Well, here’s the good news: Settlers of Catan is not, in fact, the next Monopoly. But not for the reasons you may have read.
Last week The Altantic published this article by Rebecca Greenfield: “Sorry, Settlers of Catan Is Not the New Monopoly.” It’s actually a response to a piece from the previous day about how Settlers is going mainstream — a sentiment expressed over two years ago in Wired magazine.
Greenfield argued that Settlers, despite its fans, is not poised to become the next Monopoly, but will forever be “relegated to up-and-coming status — like soccer, or Vespas.” (Soccer — or football — fans might take issue with that statement.) Her main argument seems to be that Settlers owes its popularity, paradoxically, to its obscurity. That its fans like having it be an in-joke, that the reason it’s a top seller is because it hasn’t hit mainstream status yet.
To be sure, there is something to be said that people are buying Settlers and not Monopoly because they don’t have the former yet and already own umpteen copies of the latter. But Greenfield suggests that fans of Settlers would prefer to keep it under wraps. It’s like that bit in “Portlandia” where anything that becomes mainstream is “so over,” or the overused phrase “I liked it before it was cool.”
I’ll admit: I tend to avoid a lot of the books that sit on the best-seller lists, particularly when it comes to fiction. Why? Because I’ve read some, and I’ve found that the books that wind up on the best-seller list aren’t necessarily the most-loved; it’s more that they’re likely to be least-hated. I’m not saying that all of them are bad, but that if I want something that suits my particular tastes I’m more likely to find it in the long tail. The same is true of movies, music, TV shows, and — you guessed it — board games.
There’s a reason that studios keep turning out the big summer blockbusters that are all fizz and pop with no substance — they make money; they’re crowd pleasers; they bring in the big audiences. But usually the movies that get people really worked up, the ones that really make you stop and think, aren’t the ones with the big box office numbers. It’s not that people would no longer enjoy a well-made movie if it suddenly shot to Number One — it’s that it’s nearly impossible to make a movie that everyone falls in love with. You can mildly satisfy all of the people, or really satisfy some of the people, but it’s hard to really satisfy all of the people.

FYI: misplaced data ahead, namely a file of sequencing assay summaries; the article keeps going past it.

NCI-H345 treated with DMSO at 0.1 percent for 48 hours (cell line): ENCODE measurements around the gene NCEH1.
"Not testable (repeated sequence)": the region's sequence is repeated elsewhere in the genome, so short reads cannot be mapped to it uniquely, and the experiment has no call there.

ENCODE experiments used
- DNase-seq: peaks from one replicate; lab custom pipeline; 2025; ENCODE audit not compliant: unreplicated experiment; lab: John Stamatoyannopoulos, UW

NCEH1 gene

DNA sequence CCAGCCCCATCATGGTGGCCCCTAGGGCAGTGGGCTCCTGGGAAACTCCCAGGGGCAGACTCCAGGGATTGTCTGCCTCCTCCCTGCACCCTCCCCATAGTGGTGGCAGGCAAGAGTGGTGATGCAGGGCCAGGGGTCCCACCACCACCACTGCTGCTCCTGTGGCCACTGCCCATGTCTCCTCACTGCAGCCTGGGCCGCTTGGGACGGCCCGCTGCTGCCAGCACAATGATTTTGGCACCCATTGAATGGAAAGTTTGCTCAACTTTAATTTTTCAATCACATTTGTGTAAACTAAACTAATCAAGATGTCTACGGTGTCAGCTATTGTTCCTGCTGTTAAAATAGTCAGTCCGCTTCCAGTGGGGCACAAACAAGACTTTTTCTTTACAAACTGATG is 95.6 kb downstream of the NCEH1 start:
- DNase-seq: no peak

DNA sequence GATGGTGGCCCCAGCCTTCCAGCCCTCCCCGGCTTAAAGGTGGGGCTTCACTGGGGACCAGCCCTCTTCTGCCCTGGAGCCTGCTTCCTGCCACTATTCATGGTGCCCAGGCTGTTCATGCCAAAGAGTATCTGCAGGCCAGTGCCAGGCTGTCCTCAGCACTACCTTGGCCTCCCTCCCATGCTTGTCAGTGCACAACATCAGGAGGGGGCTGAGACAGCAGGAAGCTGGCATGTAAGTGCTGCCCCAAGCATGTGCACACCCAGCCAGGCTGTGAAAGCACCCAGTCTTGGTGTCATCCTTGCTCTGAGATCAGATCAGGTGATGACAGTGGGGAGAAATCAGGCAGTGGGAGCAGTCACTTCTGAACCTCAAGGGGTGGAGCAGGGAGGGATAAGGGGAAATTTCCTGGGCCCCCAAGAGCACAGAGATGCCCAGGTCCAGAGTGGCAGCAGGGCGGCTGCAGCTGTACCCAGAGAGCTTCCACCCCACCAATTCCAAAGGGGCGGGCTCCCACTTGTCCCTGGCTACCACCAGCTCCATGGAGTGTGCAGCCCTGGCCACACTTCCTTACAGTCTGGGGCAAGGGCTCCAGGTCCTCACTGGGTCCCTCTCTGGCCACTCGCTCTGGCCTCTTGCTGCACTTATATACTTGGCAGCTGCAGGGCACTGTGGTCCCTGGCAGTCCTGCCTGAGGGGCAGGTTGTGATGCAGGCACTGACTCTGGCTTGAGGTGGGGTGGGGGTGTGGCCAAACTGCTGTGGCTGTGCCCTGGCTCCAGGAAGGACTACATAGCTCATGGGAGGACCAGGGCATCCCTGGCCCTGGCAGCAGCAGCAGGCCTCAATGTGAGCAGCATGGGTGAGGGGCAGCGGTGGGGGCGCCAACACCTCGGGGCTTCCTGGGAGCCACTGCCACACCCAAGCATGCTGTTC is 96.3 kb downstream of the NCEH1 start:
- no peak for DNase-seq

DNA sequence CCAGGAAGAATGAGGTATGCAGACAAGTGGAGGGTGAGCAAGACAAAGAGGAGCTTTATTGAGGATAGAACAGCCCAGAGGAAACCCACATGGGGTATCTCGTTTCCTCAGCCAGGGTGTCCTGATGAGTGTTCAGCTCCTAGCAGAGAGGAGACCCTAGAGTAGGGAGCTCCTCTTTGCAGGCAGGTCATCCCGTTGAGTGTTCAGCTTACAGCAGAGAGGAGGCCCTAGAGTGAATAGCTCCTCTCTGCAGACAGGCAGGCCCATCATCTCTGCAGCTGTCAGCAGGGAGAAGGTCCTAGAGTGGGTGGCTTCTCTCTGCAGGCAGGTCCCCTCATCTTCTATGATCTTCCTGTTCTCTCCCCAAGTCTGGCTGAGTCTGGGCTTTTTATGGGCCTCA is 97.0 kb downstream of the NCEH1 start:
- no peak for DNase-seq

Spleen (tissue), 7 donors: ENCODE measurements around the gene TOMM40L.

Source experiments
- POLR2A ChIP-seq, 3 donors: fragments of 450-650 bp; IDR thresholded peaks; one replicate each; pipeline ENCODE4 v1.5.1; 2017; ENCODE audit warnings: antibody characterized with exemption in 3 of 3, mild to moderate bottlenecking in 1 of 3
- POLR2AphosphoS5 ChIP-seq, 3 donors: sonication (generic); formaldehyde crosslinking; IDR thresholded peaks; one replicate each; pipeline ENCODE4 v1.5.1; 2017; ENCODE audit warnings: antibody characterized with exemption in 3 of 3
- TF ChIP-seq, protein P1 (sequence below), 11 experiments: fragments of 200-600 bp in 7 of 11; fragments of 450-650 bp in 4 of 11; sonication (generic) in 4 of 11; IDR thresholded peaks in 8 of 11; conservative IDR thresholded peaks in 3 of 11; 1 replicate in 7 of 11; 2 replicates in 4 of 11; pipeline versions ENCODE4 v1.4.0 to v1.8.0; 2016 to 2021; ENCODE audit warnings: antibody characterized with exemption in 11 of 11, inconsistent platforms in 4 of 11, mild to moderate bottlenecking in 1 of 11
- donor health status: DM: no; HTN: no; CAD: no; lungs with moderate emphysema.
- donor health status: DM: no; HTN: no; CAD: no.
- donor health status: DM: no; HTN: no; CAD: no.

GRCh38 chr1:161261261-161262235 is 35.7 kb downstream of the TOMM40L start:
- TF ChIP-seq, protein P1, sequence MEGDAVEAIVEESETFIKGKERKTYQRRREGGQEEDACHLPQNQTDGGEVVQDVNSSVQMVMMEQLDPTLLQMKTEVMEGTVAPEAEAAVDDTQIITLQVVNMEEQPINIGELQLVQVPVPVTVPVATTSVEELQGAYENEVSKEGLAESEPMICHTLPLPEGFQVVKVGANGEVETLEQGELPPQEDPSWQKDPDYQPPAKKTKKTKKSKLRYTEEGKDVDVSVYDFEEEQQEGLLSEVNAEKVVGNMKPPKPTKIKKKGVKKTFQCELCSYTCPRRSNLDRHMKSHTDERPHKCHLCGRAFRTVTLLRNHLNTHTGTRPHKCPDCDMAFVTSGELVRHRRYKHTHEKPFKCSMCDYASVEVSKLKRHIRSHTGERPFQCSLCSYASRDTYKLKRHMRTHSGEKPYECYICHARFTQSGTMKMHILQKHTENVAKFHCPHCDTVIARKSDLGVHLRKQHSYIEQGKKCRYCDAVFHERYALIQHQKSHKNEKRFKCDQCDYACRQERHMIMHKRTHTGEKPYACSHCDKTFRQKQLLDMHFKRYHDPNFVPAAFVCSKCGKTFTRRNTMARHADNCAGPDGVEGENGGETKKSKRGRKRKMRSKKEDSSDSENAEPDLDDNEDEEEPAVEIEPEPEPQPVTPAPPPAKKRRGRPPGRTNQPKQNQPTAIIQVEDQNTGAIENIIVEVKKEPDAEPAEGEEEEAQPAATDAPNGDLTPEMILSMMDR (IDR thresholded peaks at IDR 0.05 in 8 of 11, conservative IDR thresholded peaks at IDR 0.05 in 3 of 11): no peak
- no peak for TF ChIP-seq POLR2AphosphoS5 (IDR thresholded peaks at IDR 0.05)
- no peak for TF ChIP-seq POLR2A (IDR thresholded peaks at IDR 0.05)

Okay, so back to Settlers. I don’t like Settlers because it’s more obscure than Monopoly or Risk. I like it because it’s a better game. If it became a household name and every family in the country owned a copy, that wouldn’t change the fact that it takes less time, is more fun, and involves deeper strategy than Monopoly. Is it my favorite board game in my collection? No — but it has that more generic theme that pleases more people, whereas some of the games I like more aren’t ones that everyone will enjoy.
If you asked me for a board game (or book or movie or recipe) recommendation, I’d start by asking you what sort of things you like, and tailor my response to your preferences. If you like fantasy and deck-building, I’ll point you to Thunderstone; if you like zombies and a bit of role-playing more than deep mechanics, I’ll suggest Last Night on Earth. If you’re simply not sure and the only things you’ve played are Monopoly and Risk (and you didn’t enjoy them), then I’ll probably recommend Settlers of Catan and Carcassonne. They’re like spaghetti — not something you’d want to eat every night, but most people will agree on it.
Plus, Settlers is a fantastic intro to the world of Eurogames and the “new” board games movement. It teaches you a different sort of approach to games that you may not have encountered if you’ve stuck with the American classics. It’s a gateway game, the sort that gets you hooked and leaves you wondering what else you’ve been missing. For people who come to a game night and feel a bit overwhelmed at my collection, I’ll probably ask if they’ve tried Settlers and start with that.
But Greenfield is right: Settlers isn’t Monopoly. It won’t bore you to tears, taking hours to play out the conclusion you could see coming after the first few rounds. While there is luck involved in the game, the player negotiations and indirect competition make it a much more pleasant experience.
One other thing sets Settlers apart from Monopoly: it’s only one choice out of many. When Monopoly hit the scene, there really weren’t that many board games to choose from, just like there weren’t very many channels on TV. If you wanted to play a board game, you simply didn’t have that many options. Today, thanks in part to games like Settlers that forged a new path, there are thousands of choices, and it’s easy to find reviews and recommendations to find just the right game to suit your tastes. If anything, it’s remarkable that Settlers has done so well in such a diverse market — and that shows what a strong game it is. Can you imagine Monopoly standing up to the same competition if it were introduced today without the help of nostalgia and familiarity?
Yes, I like Settlers of Catan. No, Rebecca, I don’t hope that it remains obscure (like soccer and Vespas). I hope that it becomes the game that every family has in its games closet — but that’s just the start. What I really look forward to is the time when every family has a games closet.